Has the property market now finally recovered?
Before we try to answer the above question we will need to take a Delorean back in time to some excerpts from my 2019 Property Market Predictions blog post I wrote in December 2018.
What will things be like in 2019 revisited?
The market started going down in July 2018 in my core area Melbourne’s north and in December when I wrote the blog post predicting what would happen in 2019 I wrote: “I’m expecting things to be much of the same for the first half of 2019” (Genius), I saw a recent chart showing that Melbourne is already down to 8x price to income from 10x (This is halfway to what is considered normal at 6x).
I believe we will still have some further fall out from the royal commission, along with credit card reform which comes in next year not to mention the federal election in May and this may have some further impact on prices. (Right again)
At some point though I believe the sellers who need to sell will have sold and once that selling is done then the stock levels will start to diminish and the supply and demand will start to re-balance again making it a more even market albeit at the new lower prices course. (Right again)
It will then come down to who wins the election and what policies they bring in that will either help or hinder the market, other factors that could impact the market will be interest rates and any more changes to lending policies. (Right again)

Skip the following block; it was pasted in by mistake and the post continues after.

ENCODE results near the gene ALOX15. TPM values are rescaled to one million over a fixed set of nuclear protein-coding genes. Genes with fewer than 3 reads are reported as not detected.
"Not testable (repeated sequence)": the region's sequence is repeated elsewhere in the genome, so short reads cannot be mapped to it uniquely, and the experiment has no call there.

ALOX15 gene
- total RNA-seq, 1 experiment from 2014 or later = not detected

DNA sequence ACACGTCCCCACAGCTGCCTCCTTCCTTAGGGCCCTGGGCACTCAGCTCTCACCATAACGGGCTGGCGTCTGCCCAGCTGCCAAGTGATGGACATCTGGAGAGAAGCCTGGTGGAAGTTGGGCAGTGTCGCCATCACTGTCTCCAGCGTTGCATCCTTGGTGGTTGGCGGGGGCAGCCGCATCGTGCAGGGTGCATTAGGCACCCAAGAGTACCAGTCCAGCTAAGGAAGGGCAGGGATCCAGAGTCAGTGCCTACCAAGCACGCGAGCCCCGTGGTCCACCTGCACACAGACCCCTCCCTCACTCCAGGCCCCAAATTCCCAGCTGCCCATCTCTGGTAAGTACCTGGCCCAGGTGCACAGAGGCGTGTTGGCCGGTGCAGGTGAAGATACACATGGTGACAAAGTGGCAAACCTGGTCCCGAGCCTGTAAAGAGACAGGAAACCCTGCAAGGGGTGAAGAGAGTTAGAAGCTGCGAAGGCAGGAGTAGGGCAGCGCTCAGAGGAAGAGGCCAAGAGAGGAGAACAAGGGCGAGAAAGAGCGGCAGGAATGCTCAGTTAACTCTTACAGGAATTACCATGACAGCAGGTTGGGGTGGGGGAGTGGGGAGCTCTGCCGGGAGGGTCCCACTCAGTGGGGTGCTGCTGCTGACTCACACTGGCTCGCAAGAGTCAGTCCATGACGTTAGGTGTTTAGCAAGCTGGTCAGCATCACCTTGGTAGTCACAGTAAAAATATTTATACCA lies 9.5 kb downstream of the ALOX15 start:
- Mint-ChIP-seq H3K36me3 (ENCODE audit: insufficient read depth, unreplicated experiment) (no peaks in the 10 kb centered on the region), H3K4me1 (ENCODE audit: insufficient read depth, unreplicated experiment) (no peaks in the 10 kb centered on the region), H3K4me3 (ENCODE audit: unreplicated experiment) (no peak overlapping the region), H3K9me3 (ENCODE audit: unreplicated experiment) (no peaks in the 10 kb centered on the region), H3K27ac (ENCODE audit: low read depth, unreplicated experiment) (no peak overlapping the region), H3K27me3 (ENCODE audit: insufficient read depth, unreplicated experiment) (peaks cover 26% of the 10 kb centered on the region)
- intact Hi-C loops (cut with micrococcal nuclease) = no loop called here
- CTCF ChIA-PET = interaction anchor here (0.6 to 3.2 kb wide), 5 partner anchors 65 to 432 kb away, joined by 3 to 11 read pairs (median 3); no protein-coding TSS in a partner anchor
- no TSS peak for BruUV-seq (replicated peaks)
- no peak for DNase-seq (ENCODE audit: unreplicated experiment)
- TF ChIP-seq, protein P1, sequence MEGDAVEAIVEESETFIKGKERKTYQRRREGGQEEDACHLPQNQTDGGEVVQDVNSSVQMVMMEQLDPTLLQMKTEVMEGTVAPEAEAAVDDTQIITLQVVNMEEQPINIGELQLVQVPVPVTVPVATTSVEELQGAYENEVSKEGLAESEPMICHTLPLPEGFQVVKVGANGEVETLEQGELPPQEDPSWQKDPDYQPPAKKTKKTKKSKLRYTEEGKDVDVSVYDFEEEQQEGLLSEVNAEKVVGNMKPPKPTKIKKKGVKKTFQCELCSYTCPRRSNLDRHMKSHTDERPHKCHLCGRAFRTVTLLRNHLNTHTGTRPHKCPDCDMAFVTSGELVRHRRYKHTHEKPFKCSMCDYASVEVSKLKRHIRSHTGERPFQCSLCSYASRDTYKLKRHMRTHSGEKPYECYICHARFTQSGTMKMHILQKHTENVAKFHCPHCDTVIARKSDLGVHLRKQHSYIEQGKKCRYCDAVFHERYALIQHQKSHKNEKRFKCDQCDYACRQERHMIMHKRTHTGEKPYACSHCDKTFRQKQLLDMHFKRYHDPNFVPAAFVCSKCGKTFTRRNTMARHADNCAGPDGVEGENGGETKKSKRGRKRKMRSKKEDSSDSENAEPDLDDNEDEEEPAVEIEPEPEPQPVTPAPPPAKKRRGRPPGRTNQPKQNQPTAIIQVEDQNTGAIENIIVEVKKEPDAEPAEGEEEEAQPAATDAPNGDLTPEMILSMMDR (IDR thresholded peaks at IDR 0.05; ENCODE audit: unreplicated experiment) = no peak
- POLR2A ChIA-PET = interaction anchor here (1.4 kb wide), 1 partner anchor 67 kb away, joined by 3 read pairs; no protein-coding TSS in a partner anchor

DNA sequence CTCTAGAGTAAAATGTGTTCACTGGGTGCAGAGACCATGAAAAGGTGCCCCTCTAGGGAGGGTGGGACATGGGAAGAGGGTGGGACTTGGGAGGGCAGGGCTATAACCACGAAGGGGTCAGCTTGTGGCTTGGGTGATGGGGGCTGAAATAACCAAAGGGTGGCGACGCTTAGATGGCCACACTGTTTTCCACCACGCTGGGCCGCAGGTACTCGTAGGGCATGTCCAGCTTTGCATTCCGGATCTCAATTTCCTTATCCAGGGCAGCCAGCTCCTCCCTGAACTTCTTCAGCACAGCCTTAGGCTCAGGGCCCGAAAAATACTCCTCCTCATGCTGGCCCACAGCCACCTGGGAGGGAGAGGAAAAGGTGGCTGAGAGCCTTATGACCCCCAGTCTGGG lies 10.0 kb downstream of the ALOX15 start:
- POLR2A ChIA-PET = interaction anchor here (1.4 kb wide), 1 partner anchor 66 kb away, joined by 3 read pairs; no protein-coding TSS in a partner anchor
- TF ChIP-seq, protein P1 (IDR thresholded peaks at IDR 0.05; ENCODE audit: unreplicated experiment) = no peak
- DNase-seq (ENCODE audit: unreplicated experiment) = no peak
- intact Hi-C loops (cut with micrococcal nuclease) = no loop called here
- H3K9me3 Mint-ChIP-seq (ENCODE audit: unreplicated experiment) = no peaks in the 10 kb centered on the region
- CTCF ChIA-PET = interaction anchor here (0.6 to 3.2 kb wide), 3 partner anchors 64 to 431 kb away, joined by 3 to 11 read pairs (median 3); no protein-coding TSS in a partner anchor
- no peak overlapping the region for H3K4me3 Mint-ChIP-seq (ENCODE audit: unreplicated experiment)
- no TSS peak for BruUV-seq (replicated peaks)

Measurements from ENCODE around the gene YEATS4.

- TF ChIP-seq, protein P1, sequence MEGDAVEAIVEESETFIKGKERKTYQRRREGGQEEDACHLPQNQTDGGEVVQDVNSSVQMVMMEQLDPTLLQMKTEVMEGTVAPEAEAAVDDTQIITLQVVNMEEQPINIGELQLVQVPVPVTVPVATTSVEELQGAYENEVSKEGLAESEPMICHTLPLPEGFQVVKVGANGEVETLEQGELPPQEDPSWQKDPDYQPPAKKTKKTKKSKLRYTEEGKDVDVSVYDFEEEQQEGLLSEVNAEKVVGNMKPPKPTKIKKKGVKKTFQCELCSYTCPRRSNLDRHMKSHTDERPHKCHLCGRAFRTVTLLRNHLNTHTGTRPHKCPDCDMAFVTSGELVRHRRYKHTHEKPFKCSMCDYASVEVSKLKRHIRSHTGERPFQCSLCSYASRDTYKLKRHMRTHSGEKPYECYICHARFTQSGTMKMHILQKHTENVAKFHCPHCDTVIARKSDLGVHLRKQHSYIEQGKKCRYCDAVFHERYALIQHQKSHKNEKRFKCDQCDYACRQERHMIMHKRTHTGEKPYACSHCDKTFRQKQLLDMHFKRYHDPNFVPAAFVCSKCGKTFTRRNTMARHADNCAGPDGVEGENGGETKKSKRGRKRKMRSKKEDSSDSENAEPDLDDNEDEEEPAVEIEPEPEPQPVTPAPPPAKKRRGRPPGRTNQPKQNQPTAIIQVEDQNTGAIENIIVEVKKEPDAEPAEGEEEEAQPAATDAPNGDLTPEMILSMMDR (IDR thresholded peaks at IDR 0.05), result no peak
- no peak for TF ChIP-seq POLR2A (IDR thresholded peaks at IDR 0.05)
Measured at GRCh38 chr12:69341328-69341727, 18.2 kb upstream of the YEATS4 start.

As I’m writing this blog APRA have just lifted the cap on interest only loans to investors which is pulling a string in favour of trying to assist the market although things like this can take time to kick in, like when strings were pulled to slow the market they took time to kick in. (Right again, finance although tight has been loosened a little)
I do believe the next 12 months will present a very good buying opportunity to get back in the market at the bottom ready for the next leg up. It’s just a matter of when the next run up will start as we could base at the bottom and be stagnant for a couple of years for all we know. (Right again and we now know the buying opportunity was in the first half of 2019 although the election result and lower interest rates etc. rebounded the market quickly)
Warren Buffett once said though “Be fearful when others are greedy and greedy when others are fearful” and there is certainly a bit of fear out there at the moment so it’s probably the time to get out there and at least start looking for opportunities. (Warren Buffett was right again as when the market was going down it was a good buying opportunity)
Overtime the market is generally up more than it is down and that’s why prices trend up over time.